Wednesday, October 20, 2010

Lloyd Tilghman House in Paducah, KY

General Lloyd Tilghman lived in this house from 1852-61. The Greek revival house was built for Mr. Tilghman, who was a railroad engineer for the New Orleans and Ohio Railroad, by Robert Woolfolk. Tilghman rented the house for his wife, seven children and five slaves. Tilghman spent most of his time working on a railroad in the Isthmus of Panama.
When Tilghman left to join the Kentucky State Guard, Woolfolk moved into the house. During the Union Occupation of Paducah, Woolfolk made the mistake of showing his Southern sentiments by flying the Confederate flag. Soldiers of the 11th Indiana saw the flag and threatened to burn the house down. Mrs. Woolfolk appealed to Brigadier General C. F. Smith and sent an aide to prevent the Union soldiers from removing the flag. The Union soldiers refused to obey the officer. When Smith tried to have the men arrested, Smith's subordinate offices, General Lew Wallace and Eleazar Paine, refused to obey his command.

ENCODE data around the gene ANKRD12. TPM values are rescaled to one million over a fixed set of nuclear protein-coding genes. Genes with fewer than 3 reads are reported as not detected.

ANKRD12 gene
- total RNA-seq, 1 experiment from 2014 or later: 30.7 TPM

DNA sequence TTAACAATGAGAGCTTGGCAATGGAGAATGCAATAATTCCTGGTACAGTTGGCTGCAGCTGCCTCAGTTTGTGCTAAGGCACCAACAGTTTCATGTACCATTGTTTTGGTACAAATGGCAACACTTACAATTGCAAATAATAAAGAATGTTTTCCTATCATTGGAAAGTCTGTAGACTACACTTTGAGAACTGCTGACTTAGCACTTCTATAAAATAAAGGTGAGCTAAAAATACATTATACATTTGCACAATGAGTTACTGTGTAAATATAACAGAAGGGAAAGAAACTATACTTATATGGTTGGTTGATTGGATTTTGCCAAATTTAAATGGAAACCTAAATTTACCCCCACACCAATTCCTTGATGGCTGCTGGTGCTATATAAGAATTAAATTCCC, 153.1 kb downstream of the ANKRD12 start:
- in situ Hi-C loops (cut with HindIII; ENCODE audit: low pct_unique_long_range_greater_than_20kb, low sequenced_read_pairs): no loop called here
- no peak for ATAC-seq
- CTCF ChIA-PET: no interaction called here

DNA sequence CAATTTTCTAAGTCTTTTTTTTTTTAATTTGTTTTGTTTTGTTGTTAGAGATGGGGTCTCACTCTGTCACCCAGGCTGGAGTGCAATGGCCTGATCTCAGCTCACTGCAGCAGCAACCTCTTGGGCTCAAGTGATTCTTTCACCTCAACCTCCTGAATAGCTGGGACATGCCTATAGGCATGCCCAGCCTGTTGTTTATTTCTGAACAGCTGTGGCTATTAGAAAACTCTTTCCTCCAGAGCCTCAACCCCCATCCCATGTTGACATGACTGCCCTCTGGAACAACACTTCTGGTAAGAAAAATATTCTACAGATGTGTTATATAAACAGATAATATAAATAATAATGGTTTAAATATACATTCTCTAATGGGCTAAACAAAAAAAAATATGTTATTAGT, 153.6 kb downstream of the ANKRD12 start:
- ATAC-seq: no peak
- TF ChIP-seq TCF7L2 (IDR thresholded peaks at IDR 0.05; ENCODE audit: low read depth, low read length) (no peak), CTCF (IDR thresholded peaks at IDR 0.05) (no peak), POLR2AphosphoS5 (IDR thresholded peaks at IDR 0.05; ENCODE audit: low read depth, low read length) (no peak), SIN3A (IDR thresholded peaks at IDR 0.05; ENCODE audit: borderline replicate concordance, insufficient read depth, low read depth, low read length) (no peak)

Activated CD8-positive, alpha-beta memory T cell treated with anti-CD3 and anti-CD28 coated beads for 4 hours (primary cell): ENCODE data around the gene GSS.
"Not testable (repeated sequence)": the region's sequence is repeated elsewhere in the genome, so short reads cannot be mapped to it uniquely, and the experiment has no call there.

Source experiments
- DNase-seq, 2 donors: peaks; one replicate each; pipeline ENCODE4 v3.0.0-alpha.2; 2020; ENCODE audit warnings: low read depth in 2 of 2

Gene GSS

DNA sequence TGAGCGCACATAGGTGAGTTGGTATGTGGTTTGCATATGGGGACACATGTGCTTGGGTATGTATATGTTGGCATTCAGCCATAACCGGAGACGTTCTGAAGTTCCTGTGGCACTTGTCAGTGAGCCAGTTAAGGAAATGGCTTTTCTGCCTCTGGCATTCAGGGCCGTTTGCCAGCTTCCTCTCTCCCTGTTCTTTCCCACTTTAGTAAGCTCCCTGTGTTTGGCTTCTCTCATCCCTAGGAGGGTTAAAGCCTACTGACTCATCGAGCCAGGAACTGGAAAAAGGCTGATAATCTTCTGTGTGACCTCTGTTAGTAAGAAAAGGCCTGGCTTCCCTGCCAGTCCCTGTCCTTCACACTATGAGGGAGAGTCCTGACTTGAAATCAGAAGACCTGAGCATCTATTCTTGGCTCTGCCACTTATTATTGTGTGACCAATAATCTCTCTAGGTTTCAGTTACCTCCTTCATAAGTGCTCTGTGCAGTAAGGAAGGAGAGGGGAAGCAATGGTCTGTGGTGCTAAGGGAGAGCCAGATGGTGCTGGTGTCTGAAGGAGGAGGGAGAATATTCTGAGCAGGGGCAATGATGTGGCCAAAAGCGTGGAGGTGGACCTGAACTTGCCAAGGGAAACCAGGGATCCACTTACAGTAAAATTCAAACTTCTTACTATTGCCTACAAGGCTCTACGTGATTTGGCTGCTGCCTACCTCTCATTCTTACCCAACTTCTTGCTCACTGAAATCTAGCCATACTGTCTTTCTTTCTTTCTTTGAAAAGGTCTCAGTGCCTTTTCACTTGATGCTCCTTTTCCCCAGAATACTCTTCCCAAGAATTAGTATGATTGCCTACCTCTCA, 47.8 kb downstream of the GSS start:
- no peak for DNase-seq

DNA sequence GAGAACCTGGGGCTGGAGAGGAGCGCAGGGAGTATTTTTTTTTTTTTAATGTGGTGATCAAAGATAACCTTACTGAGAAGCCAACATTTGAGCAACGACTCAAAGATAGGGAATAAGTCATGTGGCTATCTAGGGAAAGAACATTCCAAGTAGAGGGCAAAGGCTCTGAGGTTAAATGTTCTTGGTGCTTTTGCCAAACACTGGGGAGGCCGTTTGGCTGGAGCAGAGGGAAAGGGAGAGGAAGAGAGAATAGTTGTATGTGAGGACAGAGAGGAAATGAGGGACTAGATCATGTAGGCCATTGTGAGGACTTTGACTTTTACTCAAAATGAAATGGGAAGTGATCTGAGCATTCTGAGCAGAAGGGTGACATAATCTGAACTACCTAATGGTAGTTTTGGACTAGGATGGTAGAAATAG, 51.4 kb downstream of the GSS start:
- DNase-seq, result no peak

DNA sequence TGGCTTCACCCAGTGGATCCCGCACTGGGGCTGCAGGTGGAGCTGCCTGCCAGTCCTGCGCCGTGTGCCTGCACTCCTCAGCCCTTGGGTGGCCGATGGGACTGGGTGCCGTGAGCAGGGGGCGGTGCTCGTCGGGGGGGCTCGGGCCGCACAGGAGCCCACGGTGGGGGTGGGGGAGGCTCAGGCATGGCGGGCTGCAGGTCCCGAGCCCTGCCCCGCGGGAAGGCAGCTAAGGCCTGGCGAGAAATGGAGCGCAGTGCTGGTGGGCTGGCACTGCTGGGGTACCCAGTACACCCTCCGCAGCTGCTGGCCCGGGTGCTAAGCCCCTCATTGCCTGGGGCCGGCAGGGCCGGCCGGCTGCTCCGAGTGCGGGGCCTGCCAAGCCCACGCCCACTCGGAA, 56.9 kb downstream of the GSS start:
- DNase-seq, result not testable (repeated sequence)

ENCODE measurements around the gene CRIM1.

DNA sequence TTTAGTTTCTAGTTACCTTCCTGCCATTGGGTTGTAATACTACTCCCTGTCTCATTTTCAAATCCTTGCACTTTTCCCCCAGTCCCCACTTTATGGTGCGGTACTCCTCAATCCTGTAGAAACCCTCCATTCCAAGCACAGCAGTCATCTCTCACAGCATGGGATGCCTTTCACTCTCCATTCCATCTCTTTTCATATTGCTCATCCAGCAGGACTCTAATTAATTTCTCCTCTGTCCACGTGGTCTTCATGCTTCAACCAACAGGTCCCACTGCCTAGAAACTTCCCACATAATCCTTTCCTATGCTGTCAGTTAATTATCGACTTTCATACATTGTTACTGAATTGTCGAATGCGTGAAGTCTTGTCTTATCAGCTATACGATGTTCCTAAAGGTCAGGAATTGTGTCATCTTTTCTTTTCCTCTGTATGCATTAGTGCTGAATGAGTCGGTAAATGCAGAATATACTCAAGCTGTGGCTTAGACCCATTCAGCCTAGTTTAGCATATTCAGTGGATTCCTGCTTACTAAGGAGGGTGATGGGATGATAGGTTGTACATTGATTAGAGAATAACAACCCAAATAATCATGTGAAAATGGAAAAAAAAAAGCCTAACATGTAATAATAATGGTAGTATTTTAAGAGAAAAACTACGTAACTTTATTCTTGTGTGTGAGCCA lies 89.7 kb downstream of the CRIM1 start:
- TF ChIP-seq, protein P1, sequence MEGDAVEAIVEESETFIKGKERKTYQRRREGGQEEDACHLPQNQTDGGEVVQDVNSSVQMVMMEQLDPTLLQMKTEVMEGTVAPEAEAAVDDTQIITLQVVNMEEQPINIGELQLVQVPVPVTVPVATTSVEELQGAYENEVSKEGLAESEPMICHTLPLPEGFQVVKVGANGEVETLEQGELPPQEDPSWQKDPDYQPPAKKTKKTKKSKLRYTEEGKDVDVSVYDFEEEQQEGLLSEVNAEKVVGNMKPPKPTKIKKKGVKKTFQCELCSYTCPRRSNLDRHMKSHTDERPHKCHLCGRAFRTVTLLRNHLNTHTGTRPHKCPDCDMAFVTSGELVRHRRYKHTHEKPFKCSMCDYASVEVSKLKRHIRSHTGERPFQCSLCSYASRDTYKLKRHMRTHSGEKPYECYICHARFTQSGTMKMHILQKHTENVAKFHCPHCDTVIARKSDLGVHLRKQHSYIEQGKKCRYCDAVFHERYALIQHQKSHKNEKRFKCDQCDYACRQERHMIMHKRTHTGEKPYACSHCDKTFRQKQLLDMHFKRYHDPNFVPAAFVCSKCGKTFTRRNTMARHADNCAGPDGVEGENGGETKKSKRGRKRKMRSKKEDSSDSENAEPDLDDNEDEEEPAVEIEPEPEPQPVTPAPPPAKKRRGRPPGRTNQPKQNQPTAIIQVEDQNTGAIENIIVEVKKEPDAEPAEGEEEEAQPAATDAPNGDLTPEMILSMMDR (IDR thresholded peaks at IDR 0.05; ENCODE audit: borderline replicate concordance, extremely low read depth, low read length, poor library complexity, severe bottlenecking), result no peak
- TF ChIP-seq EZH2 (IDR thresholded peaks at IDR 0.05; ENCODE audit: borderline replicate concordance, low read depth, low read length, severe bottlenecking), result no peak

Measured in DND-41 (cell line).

Smith, a stickler for discipline, was outraged. However, he wanted to prevent a mutiny and so issued General Order 36 in which he addressed those involved "in a kindly spirit" and decided to "let it drop without investigating." He reminded the men of Kentucky's fragile allegiance to the Union and reminded them that they were sent here as protectors "of a loyal State." Smith also told the men to exercise "moderation, obedience and charity."
This incident was to brand Smith as a "Southern sympathizer" and postpone his promotion to Major General.

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